Vladimir Putin has developed something of a reputation for adroit political maneuvering. He crushed the nascent democracy movement in Russia and the world didn’t let out a peep. He goaded Georgia into giving Russia an excuse to attack it. He saved Obama and Assad in the same maneuver when he proposed elimination of Syria’s chemical weapons. His government violated the Intermediate-Range Nuclear Forces Treaty in a rather obvious manner and the U.S. said nothing for several years. He undertook the first alteration of a European border by force in more than sixty years with the invasion of Crimea without major consequences. Most recently, he has successfully conducted what some have called “ambiguous warfare” against Ukraine, including providing the separatists with advanced weapons, training and direction. Some observers have even characterized the Ukraine campaign as a new art of war.
So why do his recent moves appear so overt, even ham-handed? The Kremlin has done relatively little to hide its involvement in the conflict in Ukraine. 40,000 troops have been massed right over the Ukraine-Russia border for months. Moscow’s assistance to the separatists is blatant. The downing of Malaysian Airline Flight 17 is just one example. It proved fairly easy to trace the SA-11 battery used in the attack back to Russia. Russian artillery has been supporting separatist fighters. There is now almost no effort to hide the presence of Russian soldiers among the separatist forces even if some of them are said to be “on vacation.” Yesterday, columns of Russian armored vehicles and self-propelled artillery were caught on camera moving into Ukraine. The Russians had to know that because of the increased surveillance of Eastern Ukraine such a move would be immediately detected.
Ukraine is not the only area where Russia is acting in a manner similar to that of the Soviet Union. Bear strategic bombers now almost routinely conduct simulated strike missions against U.S. allies in Europe and the Far East. A few months ago, a Russian fighter buzzed a U.S. electronic reconnaissance aircraft operating in international airspace, coming within a few dozen feet of an RC-135. Another fighter forced a U.S. plane to divert into Swedish airspace in order to avoid a collision.
Putin has allowed a lot of additional unnecessary irritants to be injected into the U.S.-Russia and Europe-Russia relationship. There was the decision to grant Edward Snowden temporary asylum, since extended, making it appear that he was acting as a Russian agent. There was the threat by a senior Russian official to cut off America’s access to the International Space Station. How about closing McDonald’s franchises for “health code violations?”
The timing of Russia’s aggressive moves could not be worse for its relation with the West. There is a NATO summit in Wales taking place in September. Whatever else might have been on the agenda, it is now going to be all about the Ukraine crisis. President Obama and the Democratic Party face tough mid-term elections with growing prospect they will suffer a significant Election Day defeat and even loss of control of the U.S. Senate. The latest Russian moves against Ukraine came right on the heels of German Chancellor Angela Merkel’s last ditch effort to prevent the deployment eastward of NATO forces. Now even she is calling for tougher EU sanctions.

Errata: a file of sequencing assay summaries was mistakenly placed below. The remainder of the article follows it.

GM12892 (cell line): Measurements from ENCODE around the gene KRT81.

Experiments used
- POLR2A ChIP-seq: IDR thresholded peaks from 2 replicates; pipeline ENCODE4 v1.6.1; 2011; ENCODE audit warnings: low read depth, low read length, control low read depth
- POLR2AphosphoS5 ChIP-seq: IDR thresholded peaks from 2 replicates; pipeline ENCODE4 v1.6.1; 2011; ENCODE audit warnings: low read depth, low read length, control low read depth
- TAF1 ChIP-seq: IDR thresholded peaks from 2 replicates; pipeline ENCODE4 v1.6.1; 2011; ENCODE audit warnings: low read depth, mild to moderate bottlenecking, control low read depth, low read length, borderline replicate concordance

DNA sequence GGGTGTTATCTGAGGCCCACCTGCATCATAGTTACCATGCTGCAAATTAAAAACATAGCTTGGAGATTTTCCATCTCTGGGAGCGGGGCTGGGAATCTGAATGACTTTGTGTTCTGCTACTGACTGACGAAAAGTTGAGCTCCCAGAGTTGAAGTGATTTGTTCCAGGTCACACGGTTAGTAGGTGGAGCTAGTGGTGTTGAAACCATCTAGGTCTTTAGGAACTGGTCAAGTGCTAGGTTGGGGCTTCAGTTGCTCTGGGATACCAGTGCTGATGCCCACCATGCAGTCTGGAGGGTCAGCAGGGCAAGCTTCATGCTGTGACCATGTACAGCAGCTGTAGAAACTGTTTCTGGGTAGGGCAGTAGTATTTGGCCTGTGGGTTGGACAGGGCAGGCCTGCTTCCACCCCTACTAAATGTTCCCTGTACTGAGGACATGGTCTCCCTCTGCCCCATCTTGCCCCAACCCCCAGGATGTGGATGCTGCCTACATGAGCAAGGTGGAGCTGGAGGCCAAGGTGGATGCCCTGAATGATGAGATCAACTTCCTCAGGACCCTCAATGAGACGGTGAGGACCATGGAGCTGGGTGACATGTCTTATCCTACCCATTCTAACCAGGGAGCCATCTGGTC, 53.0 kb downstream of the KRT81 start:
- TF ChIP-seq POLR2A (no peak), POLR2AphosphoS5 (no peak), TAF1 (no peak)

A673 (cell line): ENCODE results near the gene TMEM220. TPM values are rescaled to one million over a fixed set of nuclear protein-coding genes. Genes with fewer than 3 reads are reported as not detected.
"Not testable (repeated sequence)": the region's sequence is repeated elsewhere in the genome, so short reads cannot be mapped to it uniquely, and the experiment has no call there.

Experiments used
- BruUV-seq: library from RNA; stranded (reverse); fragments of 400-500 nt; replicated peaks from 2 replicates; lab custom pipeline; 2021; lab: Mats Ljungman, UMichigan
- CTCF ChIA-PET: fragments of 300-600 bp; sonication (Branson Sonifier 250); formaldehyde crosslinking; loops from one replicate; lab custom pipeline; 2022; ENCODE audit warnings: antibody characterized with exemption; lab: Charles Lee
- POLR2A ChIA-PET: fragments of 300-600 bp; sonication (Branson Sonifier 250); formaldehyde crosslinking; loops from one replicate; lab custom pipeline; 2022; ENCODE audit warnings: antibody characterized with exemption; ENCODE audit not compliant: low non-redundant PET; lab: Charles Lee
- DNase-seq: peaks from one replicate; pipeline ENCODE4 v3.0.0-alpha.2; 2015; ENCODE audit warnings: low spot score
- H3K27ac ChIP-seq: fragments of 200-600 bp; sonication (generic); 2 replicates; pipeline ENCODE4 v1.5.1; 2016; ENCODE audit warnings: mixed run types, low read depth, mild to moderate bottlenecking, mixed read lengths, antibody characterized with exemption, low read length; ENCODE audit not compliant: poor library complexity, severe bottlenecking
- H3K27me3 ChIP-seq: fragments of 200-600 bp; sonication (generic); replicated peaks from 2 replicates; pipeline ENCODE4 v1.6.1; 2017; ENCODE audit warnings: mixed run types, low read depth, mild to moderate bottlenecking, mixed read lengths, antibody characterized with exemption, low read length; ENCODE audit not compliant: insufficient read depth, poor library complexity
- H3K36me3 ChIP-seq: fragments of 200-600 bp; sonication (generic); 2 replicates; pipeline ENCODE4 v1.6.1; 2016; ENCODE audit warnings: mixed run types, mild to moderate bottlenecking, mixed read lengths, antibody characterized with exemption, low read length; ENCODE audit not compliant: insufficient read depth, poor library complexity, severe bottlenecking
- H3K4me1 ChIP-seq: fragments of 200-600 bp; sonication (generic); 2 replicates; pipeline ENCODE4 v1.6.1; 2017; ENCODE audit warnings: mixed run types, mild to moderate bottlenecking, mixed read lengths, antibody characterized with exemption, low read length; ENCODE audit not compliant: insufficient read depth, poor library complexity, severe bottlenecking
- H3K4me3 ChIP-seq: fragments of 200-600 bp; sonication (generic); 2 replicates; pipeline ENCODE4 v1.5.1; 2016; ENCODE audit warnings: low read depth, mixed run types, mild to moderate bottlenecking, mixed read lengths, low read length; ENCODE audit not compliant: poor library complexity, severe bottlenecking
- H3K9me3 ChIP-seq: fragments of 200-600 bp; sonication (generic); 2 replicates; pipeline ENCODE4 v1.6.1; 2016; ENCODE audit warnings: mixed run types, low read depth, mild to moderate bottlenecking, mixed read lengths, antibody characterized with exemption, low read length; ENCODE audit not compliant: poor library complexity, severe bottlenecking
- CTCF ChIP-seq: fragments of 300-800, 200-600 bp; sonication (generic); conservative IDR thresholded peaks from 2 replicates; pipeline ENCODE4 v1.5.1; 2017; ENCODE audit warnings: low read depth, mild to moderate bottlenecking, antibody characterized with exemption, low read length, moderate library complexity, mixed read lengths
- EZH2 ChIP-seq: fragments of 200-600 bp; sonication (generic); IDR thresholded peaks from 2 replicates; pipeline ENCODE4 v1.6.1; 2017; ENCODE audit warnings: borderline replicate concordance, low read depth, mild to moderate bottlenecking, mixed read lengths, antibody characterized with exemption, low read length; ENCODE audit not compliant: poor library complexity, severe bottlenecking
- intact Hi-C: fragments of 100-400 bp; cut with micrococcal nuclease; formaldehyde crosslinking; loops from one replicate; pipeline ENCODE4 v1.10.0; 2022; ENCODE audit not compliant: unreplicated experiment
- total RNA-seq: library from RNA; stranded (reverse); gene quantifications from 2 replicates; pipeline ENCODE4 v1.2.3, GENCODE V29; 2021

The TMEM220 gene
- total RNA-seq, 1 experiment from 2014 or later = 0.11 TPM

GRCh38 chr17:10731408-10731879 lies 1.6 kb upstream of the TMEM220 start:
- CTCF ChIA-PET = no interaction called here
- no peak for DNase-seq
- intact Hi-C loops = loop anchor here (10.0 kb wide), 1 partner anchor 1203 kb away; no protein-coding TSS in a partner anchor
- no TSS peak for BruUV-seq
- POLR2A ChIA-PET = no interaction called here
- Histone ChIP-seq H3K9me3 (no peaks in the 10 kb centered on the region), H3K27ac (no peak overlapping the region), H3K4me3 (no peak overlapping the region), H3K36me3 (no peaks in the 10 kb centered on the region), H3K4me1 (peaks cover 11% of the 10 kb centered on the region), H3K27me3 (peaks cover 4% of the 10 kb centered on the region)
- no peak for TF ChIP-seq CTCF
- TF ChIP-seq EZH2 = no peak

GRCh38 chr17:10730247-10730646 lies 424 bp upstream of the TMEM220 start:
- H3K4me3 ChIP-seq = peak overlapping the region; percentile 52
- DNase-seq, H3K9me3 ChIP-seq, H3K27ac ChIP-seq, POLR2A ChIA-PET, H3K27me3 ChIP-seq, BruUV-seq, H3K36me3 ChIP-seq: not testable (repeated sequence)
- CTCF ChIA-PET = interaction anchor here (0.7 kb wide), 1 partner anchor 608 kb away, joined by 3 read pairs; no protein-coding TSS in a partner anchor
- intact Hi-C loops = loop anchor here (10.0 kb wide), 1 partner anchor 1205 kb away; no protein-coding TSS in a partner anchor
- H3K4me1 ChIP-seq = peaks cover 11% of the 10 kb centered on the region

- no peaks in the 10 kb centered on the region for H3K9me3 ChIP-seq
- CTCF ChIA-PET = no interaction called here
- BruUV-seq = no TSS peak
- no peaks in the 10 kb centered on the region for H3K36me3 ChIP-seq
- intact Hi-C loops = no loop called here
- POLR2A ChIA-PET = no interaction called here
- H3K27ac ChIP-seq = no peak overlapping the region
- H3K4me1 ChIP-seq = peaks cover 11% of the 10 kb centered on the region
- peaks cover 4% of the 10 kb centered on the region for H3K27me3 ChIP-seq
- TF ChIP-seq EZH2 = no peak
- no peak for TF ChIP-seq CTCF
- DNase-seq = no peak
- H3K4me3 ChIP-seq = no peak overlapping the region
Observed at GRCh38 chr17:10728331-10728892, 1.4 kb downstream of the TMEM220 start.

If Putin is not a fool, perhaps he is a modern day Machiavelli. What if his strategy is to provoke another Cold War with the West? The Russian President has long claimed that the West wanted to keep Russia in an enfeebled state and that NATO posed a serious military threat to his country. He has also repeatedly asserted that it is the West’s intention to destabilize his country, as he claims was done to the former Yugoslavia, Iraq, Libya, Syria and even Ukraine. So, it is possible that in his mind, the new Cold War has actually been underway for several years at least and the West started it.
Putin also may have calculated that a Cold War was his best option for solidifying his political position in Russia, setting it in concrete so to speak. Prior to his crackdown on domestic dissent and the move into Crimea, Putin’s popularity was clearly waning and his political prospects were limited, at best. The Russian economy was going nowhere. It was becoming clear that the Kremlin would have insufficient resources with which to make good on Putin’s campaign promises. Now, after the annexation of Crimea and with the war in Ukraine continuing, his popularity is at record levels.
It is not clear that any level of sanctions short of a total embargo on imports of Russian oil and gas would significantly diminish Putin’s domestic position. Nor is such an outcome likely even in a new Cold War. After all, during the last one Germany bought gas from the Soviet Union and the United States shipped it tens of millions of tons of grain annually. Putin could have the best of both worlds: a secure position at home, access to global markets and an adversary conveniently available on whom to blame any problems in his country. Sheer genius.
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